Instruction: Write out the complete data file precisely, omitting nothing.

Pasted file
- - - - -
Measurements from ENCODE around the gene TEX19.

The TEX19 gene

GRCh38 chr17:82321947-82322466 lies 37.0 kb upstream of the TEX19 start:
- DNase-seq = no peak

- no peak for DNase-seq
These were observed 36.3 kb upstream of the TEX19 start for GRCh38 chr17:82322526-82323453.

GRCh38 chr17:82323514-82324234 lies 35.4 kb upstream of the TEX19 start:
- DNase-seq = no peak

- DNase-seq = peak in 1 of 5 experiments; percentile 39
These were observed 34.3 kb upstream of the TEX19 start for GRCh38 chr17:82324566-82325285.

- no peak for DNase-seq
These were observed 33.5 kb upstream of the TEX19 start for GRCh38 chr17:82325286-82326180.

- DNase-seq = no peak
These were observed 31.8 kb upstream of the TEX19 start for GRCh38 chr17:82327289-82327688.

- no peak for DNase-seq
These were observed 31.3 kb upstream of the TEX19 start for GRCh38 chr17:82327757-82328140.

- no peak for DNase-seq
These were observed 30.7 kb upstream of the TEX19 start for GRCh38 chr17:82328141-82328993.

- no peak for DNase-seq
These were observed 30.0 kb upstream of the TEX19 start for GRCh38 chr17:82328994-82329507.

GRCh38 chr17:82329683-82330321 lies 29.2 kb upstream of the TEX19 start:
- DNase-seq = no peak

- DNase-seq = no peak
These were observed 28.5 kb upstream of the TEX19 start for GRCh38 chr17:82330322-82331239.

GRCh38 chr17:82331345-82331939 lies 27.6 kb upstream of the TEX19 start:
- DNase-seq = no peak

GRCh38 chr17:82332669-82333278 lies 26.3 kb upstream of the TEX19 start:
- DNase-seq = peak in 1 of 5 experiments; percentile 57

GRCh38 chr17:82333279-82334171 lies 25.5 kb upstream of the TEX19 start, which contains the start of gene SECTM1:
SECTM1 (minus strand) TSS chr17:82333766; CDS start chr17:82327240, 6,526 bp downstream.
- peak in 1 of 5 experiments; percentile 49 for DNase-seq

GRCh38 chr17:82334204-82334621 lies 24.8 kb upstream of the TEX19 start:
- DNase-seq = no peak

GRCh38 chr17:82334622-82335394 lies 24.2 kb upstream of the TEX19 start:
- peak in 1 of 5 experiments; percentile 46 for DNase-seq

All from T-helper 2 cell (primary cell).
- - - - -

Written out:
Measurements from ENCODE around the gene TEX19.

The TEX19 gene

GRCh38 chr17:82321947-82322466 lies 37.0 kb upstream of the TEX19 start:
- DNase-seq = no peak

- no peak for DNase-seq
These were observed 36.3 kb upstream of the TEX19 start for GRCh38 chr17:82322526-82323453.

GRCh38 chr17:82323514-82324234 lies 35.4 kb upstream of the TEX19 start:
- DNase-seq = no peak

- DNase-seq = peak in 1 of 5 experiments; percentile 39
These were observed 34.3 kb upstream of the TEX19 start for GRCh38 chr17:82324566-82325285.

- no peak for DNase-seq
These were observed 33.5 kb upstream of the TEX19 start for GRCh38 chr17:82325286-82326180.

- DNase-seq = no peak
These were observed 31.8 kb upstream of the TEX19 start for GRCh38 chr17:82327289-82327688.

- no peak for DNase-seq
These were observed 31.3 kb upstream of the TEX19 start for GRCh38 chr17:82327757-82328140.

- no peak for DNase-seq
These were observed 30.7 kb upstream of the TEX19 start for GRCh38 chr17:82328141-82328993.

- no peak for DNase-seq
These were observed 30.0 kb upstream of the TEX19 start for GRCh38 chr17:82328994-82329507.

GRCh38 chr17:82329683-82330321 lies 29.2 kb upstream of the TEX19 start:
- DNase-seq = no peak

- DNase-seq = no peak
These were observed 28.5 kb upstream of the TEX19 start for GRCh38 chr17:82330322-82331239.

GRCh38 chr17:82331345-82331939 lies 27.6 kb upstream of the TEX19 start:
- DNase-seq = no peak

GRCh38 chr17:82332669-82333278 lies 26.3 kb upstream of the TEX19 start:
- DNase-seq = peak in 1 of 5 experiments; percentile 57

GRCh38 chr17:82333279-82334171 lies 25.5 kb upstream of the TEX19 start, which contains the start of gene SECTM1:
SECTM1 (minus strand) TSS chr17:82333766; CDS start chr17:82327240, 6,526 bp downstream.
- peak in 1 of 5 experiments; percentile 49 for DNase-seq

GRCh38 chr17:82334204-82334621 lies 24.8 kb upstream of the TEX19 start:
- DNase-seq = no peak

GRCh38 chr17:82334622-82335394 lies 24.2 kb upstream of the TEX19 start:
- peak in 1 of 5 experiments; percentile 46 for DNase-seq

All from T-helper 2 cell (primary cell).